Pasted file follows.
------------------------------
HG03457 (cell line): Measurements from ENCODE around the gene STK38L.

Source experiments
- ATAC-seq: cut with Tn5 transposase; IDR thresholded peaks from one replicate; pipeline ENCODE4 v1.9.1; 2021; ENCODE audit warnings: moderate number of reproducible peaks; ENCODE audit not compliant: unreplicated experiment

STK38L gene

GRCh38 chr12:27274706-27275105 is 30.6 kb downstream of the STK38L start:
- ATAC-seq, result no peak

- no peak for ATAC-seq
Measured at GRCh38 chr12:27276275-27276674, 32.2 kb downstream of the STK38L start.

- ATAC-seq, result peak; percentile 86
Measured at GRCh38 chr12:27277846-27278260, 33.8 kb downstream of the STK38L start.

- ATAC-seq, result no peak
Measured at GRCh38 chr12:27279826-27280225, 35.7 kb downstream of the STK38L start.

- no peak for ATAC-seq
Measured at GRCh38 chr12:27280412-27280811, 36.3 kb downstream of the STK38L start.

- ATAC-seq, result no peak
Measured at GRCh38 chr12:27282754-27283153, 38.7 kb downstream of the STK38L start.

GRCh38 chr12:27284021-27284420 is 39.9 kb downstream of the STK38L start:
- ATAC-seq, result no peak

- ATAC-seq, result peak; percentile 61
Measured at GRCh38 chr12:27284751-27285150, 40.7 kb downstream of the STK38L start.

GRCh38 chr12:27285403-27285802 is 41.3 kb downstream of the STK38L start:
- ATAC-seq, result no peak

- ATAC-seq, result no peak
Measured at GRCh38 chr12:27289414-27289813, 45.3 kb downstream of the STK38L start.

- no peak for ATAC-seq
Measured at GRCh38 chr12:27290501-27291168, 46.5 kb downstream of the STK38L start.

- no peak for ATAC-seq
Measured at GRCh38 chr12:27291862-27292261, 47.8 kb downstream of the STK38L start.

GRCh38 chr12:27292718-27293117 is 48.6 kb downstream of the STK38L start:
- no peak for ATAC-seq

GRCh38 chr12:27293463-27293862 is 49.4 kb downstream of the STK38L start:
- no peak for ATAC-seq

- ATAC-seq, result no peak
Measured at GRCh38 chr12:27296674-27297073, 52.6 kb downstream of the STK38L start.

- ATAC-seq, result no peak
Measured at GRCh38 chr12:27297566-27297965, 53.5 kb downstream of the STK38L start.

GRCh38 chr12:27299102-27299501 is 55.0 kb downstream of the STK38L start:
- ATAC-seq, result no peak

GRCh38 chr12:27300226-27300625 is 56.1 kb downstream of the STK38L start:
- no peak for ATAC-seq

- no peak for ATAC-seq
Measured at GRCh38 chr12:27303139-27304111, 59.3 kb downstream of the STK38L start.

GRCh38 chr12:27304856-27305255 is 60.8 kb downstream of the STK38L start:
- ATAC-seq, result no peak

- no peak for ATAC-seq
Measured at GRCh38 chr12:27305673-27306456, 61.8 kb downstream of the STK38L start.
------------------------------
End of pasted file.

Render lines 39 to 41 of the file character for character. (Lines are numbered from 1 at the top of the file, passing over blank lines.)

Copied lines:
GRCh38 chr12:27300226-27300625 is 56.1 kb downstream of the STK38L start:
- no peak for ATAC-seq

- no peak for ATAC-seq